1. Build a Sense of Community – make the teacher’s lounge a fun, positive, collaborative place to be.
  2. Know When to Move On – a different grade or a different building may be the change of scenery you need. Rethink your situation. Ask yourself: Is this worth it? Can I move forward in this position, at this school? If it feels temporary, then look elsewhere. Staying may be the source of your stress.
  3. Focus on Success – take an inventory of what you do well.
  4. Create a Sanctuary – in the car, in the classroom, or in your home make a space that brings you solace and peace and give yourself time to rejuvenate.
  5. Collaborate with other teachers – Use each other for support.
  6. Take mental health days – sometimes you just need a day!
  7. Practice regular self-care
    Take a walk
    Read a chapter of your favorite book
    Talk with a friend
  8. Practice Self-Regulation
    Slow down your work pace
    Take breaks when needed
    Make a list of tasks and prioritize
    Try new time-management strategies
    Leave work at school
  9. Try something new whether its classroom management or a new lesson.
  10. Problem solve what went wrong rather than ruminating on a bad day.
  11. Set achievable daily and monthly goals and reward yourself.
  12. Communicate clearly with administration about your needs and limits.
  13. Build coping skills¬ that help you reframe issues and compartmentalize difficulties.

How Can Parents Help

• Volunteer
• Provide extra supplies
• Write letters advocating for teacher support to the District
Support the teacher’s role in your student’s life
• Respect teachers as professionals with advanced knowledge in instructing students
• Organize teacher appreciation events
• Bring a coffee
• Send a note of appreciation to your teacher and share it with their principal
• Join the PTA
• Be Involved

How Can School Leaders Help

“Instead of looking at teacher burnout as an individual problem, leaders in education must shift their focus to assess the problem as a systemic, institutional, or policy-based issue.”

Consider the following approaches to promote wellness and de-stress staff: {Some parts taken from the U.S. Department of Education Supporting Child and Student Social, Emotional, Behavioral, and Mental Health Needs Report}

  1. Eliminate ineffective or redundant efforts such as non-instructional administrative duties and non-critical meetings so educators can direct their attention and energy toward better and sustained implementation of high-quality practices for all children or students, especially those with high risk.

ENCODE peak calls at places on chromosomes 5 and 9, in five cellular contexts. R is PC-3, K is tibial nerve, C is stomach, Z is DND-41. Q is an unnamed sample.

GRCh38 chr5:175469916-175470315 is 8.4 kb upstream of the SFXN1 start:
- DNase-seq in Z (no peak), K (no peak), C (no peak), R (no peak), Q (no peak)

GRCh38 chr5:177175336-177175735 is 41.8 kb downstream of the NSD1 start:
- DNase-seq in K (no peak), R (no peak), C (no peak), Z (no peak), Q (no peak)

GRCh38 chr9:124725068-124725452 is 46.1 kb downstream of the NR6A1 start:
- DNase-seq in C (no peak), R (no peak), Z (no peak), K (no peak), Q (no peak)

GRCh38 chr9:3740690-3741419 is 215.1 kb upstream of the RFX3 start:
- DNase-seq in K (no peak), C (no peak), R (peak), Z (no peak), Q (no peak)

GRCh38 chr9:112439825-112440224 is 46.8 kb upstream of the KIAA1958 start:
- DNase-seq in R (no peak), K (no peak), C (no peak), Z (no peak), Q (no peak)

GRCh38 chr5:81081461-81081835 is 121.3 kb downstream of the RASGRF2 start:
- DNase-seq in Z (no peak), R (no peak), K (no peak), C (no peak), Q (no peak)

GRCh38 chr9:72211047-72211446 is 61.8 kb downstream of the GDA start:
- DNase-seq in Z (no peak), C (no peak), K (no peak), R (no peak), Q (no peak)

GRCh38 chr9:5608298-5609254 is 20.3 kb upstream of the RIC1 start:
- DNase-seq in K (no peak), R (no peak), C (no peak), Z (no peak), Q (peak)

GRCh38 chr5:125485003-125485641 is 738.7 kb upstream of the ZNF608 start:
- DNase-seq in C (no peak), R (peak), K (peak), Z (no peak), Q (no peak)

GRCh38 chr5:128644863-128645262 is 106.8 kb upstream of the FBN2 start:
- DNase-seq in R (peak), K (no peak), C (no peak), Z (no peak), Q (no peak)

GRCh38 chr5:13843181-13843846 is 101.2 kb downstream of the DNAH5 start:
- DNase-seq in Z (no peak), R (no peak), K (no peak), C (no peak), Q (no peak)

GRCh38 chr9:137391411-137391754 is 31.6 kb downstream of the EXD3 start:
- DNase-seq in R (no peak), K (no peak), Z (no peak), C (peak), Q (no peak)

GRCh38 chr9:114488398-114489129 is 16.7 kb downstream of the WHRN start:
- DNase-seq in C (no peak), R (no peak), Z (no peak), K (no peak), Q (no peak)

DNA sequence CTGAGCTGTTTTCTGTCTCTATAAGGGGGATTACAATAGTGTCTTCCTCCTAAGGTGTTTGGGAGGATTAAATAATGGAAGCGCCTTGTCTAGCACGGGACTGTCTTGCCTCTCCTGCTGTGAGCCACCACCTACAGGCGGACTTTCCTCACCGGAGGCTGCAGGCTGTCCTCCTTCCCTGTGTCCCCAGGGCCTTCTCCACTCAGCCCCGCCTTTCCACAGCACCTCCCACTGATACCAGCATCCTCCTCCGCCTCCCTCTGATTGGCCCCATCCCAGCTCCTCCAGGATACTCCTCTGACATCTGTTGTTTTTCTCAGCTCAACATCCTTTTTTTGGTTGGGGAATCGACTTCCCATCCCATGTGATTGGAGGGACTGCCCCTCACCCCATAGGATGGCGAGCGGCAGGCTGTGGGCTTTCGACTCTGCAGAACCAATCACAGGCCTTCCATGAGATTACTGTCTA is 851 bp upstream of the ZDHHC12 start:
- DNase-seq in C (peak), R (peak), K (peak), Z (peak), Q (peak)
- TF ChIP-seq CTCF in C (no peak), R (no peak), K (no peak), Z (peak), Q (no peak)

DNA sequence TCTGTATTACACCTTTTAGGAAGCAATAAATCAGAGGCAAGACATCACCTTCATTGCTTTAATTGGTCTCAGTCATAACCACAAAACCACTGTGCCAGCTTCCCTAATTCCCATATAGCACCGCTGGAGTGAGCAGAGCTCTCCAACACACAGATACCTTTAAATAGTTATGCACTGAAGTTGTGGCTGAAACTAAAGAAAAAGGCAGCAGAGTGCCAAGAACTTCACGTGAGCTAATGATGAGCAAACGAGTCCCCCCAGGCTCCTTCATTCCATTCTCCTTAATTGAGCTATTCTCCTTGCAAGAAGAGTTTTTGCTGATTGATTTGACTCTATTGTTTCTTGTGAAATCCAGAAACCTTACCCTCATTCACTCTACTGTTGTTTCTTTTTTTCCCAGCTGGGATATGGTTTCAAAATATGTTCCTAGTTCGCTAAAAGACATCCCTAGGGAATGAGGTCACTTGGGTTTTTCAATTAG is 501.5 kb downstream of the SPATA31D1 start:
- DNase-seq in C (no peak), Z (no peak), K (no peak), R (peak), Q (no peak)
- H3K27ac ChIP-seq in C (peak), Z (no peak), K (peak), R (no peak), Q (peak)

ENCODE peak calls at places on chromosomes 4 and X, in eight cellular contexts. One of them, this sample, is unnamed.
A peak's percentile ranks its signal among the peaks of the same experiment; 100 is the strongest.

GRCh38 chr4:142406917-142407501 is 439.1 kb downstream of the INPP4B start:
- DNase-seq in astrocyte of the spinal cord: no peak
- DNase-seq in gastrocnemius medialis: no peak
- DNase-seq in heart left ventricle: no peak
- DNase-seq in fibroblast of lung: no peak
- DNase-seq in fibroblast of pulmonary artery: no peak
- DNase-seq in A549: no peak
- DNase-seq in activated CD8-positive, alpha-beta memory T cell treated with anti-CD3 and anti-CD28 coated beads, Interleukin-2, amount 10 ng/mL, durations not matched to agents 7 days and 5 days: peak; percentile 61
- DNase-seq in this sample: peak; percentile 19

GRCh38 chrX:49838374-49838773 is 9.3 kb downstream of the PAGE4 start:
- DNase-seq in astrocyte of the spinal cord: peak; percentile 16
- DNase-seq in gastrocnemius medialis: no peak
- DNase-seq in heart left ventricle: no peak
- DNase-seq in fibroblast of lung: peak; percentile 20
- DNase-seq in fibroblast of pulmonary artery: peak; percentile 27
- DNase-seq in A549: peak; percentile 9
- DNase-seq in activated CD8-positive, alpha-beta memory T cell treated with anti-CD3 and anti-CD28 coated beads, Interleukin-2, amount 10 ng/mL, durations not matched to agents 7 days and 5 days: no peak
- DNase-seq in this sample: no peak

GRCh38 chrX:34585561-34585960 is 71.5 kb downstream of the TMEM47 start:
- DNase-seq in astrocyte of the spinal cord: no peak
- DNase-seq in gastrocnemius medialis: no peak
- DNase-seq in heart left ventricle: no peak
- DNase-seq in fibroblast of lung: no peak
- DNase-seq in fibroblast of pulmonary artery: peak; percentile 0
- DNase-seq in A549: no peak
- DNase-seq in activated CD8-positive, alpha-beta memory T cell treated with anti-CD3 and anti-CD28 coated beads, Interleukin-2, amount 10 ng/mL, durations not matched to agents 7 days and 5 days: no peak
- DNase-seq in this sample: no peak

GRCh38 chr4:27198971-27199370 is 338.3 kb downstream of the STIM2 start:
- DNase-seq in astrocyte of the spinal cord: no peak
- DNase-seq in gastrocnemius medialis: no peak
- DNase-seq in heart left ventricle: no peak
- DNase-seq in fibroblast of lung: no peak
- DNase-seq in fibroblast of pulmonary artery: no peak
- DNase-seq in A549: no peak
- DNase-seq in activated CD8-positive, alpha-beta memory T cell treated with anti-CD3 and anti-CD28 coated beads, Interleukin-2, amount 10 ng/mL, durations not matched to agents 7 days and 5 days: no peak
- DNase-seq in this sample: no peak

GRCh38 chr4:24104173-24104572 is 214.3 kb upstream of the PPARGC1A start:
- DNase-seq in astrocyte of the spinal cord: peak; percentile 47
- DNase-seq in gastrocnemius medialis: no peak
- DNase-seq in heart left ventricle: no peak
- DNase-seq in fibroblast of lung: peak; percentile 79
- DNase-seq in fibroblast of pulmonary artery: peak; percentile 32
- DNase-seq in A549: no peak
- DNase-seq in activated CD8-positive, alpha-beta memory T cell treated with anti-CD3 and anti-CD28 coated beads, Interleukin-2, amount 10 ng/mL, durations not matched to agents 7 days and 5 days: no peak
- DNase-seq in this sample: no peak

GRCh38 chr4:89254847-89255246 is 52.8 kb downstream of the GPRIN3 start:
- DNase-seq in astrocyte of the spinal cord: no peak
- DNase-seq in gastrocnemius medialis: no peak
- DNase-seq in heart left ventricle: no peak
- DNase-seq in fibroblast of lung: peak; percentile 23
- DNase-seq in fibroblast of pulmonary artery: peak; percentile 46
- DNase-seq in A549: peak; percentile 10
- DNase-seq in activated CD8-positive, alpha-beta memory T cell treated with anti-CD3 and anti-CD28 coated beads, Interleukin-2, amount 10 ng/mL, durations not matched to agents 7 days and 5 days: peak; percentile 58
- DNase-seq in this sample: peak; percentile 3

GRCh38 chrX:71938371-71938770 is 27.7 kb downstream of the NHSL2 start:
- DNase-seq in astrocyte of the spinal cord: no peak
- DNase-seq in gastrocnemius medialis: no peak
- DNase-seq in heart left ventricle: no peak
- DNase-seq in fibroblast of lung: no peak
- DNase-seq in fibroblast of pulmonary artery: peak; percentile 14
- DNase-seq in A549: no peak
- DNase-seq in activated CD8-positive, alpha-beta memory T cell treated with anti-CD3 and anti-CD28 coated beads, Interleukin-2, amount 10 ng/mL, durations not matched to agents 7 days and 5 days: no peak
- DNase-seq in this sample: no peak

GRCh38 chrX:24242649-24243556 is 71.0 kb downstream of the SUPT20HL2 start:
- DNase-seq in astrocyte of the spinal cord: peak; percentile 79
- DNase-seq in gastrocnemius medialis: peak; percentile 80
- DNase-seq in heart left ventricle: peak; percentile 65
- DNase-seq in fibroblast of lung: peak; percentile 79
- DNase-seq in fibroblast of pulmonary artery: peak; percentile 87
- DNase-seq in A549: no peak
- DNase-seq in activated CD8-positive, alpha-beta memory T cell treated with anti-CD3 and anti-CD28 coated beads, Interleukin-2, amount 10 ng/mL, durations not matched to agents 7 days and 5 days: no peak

2. Establish a realistic workload, child or student-to-teacher ratio, and a manageable approach to teaching an aligned and integrated curriculum for academics and social-emotional, and behavioral health instruction.
  3. Feeling competent is part of wellness. When educators feel like they have the skills, resources, and supports to do their job well, they feel less stressed and are able to better meet the needs of their children, students and families (Grayson & Alvarez, 2008; Shackleton et al., 2019).
  4. Provide time for debriefing after stressful days (Miller, 2010). Provide quiet space for staff to regroup and reset (McIntosh et al., 2018).
  5. integrate wellness into professional development approaches by providing adequate planning time for staff that includes opportunities for collaboration, training, peer coaching, and supportive performance feedback.
  6. Prioritize collaborative planning time for delivery of instruction.
  7. Ensure wages and benefits are competitive, including by ensuring those professionals serving children birth to five are compensated competitively with kindergarten educator peers, when similarly qualified. Additionally, para-educators, who are integral in supporting teachers and students should not make less than they would at a fast-food chain.
  1. Offer a range of mental health literacy interventions at the community level (e.g., wellness campaigns, embedding services within educational programs, and providing information on websites) can empower families and community members to take action for better mental health (Jorm, 2012)
  2. Increase teacher autonomy

Educators do their job out of a love for teaching and for their students. By working together as a community, we can help make certain teachers continue to love what they do.